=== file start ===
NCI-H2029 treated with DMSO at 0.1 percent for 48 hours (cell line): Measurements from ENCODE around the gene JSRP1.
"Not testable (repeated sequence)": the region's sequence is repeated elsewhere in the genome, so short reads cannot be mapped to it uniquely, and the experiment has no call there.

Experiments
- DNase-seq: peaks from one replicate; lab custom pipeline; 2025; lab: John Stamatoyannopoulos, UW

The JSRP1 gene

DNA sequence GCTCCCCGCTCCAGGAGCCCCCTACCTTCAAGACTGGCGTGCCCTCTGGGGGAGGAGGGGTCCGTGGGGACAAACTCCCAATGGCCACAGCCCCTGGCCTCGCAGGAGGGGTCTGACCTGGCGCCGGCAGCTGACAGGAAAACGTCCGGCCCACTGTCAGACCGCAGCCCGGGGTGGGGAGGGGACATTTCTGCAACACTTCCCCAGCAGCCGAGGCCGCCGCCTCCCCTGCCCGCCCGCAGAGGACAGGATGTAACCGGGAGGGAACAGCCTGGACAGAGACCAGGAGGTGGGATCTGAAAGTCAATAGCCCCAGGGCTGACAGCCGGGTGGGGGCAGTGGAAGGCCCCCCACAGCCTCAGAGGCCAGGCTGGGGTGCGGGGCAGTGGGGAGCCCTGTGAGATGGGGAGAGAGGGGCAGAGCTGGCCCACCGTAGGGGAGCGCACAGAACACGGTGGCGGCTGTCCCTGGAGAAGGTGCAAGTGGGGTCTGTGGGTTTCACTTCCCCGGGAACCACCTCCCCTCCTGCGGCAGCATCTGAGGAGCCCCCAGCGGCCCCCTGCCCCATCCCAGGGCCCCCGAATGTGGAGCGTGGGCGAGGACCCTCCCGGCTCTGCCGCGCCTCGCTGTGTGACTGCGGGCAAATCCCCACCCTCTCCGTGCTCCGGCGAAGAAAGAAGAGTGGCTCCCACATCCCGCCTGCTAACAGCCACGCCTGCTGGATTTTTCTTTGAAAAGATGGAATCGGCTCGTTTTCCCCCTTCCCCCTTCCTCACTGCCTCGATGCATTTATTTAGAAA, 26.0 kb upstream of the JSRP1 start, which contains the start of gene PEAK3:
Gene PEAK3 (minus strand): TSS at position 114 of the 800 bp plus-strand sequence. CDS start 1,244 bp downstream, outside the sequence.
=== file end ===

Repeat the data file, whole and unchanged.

NCI-H2029 treated with DMSO at 0.1 percent for 48 hours (cell line): Measurements from ENCODE around the gene JSRP1.
"Not testable (repeated sequence)": the region's sequence is repeated elsewhere in the genome, so short reads cannot be mapped to it uniquely, and the experiment has no call there.

Experiments
- DNase-seq: peaks from one replicate; lab custom pipeline; 2025; lab: John Stamatoyannopoulos, UW

The JSRP1 gene

DNA sequence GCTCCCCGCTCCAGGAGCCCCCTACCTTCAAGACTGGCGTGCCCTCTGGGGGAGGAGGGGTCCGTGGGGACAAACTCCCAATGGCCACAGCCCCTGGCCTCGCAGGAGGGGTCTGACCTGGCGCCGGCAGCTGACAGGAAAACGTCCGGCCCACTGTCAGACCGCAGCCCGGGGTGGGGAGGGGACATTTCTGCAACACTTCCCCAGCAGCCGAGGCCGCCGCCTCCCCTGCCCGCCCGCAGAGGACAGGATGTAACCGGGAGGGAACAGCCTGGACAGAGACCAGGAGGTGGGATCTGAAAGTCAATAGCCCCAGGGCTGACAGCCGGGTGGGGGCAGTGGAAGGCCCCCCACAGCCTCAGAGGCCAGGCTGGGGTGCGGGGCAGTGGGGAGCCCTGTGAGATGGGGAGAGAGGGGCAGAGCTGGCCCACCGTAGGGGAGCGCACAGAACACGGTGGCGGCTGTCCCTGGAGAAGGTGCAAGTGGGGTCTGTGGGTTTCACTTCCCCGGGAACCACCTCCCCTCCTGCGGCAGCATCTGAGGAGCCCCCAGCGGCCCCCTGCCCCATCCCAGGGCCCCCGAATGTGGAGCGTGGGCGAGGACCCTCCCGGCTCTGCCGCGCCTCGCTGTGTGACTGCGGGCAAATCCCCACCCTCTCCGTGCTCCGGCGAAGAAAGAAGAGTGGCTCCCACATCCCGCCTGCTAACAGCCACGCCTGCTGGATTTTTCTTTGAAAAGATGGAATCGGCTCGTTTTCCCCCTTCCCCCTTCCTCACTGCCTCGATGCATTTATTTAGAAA, 26.0 kb upstream of the JSRP1 start, which contains the start of gene PEAK3:
Gene PEAK3 (minus strand): TSS at position 114 of the 800 bp plus-strand sequence. CDS start 1,244 bp downstream, outside the sequence.